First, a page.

The 2009 Ford Flex earned five stars for front- and side-impact safety from the National Highway Traffic Safety Administration (NHTSA). It also scored four stars for rollover protection. The private Insurance Institute for Highway Safety (IIHS) has not tested the Flex.
Standard safety features on the 2009 Ford Flex will include front and side-mounted airbags, a three-row “Safety Canopy” curtain airbag, AdvanceTrac stability control with rollover-limiting technology, and an optional, rear backup camera, Edmunds reports.
Ford’s stability control system incorporates Roll Stability Control, which should give the Flex superior rollover resistance ratings.
2009 Ford Flex
The 2009 Ford Flex will be one of the best-equipped vehicles on the road, with a laundry list of high-tech options.
The 2009 Ford Flex outfits its passenger cabin with a glorious amount of electronic and commonsense features that are meant to set it miles apart from the current crop of crossovers.
Just in terms of electronics, Ford offers its SYNC system, which uses voice activation to command MP3 players, cell phones, and an optional navigation system; Sirius Satellite Radio with optional Travel Link services that provide traffic, weather, and other information on the go; Sony audio systems with 700 watts of power and surround sound; and a rearview camera for safety and visibility.
“In six-passenger versions,” Automobile reports, “a refrigerator will be offered between the second row captain's chairs. Driven by a compressor, it will cool seven 12-ounce cans or two 20-ounce bottles to forty-one degrees. Ford's capless fuel filler system will find its way down to the Flex, too, and ambient lighting will continue its sweep through the Ford family.”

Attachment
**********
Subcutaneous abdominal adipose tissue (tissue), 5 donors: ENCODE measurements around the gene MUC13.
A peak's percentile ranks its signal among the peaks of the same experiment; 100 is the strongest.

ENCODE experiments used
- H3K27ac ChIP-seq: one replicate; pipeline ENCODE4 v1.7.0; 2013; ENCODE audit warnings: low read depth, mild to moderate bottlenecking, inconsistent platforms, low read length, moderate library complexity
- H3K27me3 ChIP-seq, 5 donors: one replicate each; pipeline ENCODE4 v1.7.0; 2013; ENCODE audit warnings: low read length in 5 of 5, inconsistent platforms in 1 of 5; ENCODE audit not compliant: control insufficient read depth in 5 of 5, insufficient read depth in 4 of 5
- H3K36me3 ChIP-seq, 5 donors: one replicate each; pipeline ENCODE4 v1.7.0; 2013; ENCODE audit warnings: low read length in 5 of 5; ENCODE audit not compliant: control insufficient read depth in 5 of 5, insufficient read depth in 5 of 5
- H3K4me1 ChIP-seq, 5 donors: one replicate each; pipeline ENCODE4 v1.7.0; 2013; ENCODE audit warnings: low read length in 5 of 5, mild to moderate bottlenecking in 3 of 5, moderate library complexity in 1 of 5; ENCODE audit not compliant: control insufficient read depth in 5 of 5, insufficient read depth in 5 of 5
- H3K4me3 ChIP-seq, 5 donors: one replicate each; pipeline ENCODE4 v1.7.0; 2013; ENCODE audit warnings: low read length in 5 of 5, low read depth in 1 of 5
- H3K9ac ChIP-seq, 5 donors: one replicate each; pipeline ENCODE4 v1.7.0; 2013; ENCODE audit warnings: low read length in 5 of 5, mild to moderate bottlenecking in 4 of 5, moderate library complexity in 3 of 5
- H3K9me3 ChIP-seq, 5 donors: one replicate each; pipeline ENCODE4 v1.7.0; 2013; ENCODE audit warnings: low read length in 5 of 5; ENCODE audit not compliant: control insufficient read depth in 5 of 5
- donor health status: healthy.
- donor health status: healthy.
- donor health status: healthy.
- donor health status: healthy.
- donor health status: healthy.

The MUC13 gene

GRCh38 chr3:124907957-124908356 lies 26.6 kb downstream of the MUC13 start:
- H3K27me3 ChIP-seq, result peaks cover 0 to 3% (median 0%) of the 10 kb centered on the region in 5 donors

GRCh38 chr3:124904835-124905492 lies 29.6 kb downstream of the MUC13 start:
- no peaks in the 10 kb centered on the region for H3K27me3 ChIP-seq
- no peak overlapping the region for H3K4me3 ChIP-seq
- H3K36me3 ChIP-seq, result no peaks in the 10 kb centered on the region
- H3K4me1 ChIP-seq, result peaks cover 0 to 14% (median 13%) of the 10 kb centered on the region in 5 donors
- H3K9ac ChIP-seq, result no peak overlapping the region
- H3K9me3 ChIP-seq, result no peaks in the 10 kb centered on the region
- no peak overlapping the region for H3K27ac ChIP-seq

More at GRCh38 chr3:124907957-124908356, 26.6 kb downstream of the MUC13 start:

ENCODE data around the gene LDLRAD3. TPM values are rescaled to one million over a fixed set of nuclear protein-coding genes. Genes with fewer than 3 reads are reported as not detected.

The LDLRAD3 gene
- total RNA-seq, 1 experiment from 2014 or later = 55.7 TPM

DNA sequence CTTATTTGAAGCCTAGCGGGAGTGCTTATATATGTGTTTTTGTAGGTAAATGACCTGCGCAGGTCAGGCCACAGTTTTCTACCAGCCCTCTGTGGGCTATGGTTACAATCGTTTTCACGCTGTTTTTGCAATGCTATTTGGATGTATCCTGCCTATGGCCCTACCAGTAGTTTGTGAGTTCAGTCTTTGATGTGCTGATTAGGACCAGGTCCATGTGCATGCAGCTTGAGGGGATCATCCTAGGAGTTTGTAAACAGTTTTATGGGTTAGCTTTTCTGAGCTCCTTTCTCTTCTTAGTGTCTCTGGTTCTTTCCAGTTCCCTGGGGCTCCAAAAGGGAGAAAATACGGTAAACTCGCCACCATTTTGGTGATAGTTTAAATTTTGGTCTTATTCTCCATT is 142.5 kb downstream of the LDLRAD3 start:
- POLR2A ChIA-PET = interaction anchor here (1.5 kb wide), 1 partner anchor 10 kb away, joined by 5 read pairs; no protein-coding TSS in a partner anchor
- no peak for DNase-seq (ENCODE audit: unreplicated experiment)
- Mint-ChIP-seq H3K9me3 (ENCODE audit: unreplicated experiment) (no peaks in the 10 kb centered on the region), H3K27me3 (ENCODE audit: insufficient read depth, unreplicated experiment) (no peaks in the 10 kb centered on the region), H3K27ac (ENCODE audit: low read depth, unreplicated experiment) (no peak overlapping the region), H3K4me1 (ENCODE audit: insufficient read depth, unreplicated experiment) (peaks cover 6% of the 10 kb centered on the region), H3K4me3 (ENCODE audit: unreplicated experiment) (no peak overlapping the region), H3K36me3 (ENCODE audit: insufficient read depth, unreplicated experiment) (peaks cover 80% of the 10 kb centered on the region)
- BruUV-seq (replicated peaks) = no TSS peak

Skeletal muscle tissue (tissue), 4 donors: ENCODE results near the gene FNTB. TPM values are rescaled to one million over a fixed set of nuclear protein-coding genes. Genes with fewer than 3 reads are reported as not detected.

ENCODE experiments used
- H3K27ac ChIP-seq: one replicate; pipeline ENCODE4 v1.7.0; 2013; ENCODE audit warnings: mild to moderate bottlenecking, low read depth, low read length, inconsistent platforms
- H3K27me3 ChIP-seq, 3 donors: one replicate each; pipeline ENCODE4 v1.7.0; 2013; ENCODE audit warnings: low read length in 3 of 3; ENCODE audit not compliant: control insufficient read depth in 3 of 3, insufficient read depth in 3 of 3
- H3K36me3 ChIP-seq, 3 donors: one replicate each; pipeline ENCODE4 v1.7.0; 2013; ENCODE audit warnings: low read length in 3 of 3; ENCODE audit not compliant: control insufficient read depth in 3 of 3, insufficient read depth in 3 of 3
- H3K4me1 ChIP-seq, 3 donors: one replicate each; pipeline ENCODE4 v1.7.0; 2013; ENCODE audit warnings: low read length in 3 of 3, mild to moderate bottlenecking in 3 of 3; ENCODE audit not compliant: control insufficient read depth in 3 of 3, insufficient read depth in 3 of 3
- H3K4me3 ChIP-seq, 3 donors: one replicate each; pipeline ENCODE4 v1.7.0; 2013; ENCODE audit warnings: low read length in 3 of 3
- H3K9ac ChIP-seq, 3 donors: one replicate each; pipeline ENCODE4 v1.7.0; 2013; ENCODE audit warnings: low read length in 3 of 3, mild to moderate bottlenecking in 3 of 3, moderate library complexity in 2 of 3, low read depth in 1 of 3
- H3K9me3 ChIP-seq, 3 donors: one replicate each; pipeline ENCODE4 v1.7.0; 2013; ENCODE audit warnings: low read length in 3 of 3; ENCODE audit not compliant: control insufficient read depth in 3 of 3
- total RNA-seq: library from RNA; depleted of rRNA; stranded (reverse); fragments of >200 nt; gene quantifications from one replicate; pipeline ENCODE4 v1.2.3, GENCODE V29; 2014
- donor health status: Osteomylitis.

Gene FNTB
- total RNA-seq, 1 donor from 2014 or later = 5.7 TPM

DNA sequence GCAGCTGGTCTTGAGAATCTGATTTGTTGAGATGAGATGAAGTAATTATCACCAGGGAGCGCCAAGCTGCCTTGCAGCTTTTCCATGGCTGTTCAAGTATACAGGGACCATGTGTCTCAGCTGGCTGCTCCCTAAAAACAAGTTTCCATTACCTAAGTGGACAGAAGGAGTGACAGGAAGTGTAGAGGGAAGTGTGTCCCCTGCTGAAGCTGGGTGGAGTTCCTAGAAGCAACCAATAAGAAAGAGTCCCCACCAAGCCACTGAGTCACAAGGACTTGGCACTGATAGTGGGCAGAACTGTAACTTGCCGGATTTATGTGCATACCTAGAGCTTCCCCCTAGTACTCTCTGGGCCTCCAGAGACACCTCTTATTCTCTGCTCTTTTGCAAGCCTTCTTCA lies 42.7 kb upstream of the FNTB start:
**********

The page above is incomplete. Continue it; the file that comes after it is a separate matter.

Other key features will be the optional four-panel Vista Roof, and a hidden keyless entry pad that responds to a swipe of a finger like the Apple iPhone. “My only complaint thus far?” Edmunds says. “No telescoping steering wheel. That seems like an oversight in a segment this competitive.”
Edmunds also points out that with a base price of $28,995 before destination charges, the 2009 Ford Flex will be “more expensive than a 2008 Honda Pilot, about $1,000 cheaper than a base-level GMC Acadia and a bit more than a decently equipped Dodge Grand Caravan SXT minivan.” Add to this the all-wheel-drive system, voice-activated navigation, second-row captain's chairs, SYNC, upgraded Sony-branded stereo, rearview camera, and the Vista Roof, and you'll find your Flex nearing the $40,000 mark.
TheCarConnection.com adds that all three versions of the 2009 Ford Flex offer ample standard features. The Flex SE includes an AM/FM/CD player, 18-inch wheels, and three-row seating. The Flex SEL adds on some chrome exterior trim, a Sony audio system, and Sirius Satellite Radio. The 2009 Ford Flex Limited piles on features like a 110V power outlet, high-intensity discharge headlamps, a power tailgate, and Ford’s SYNC entertainment system, which uses voice commands to control MP3 players and Bluetooth to control cell phones.
The Car Connection Consumer Review
Wonderful to drive, comfortable, an all around great vehicle!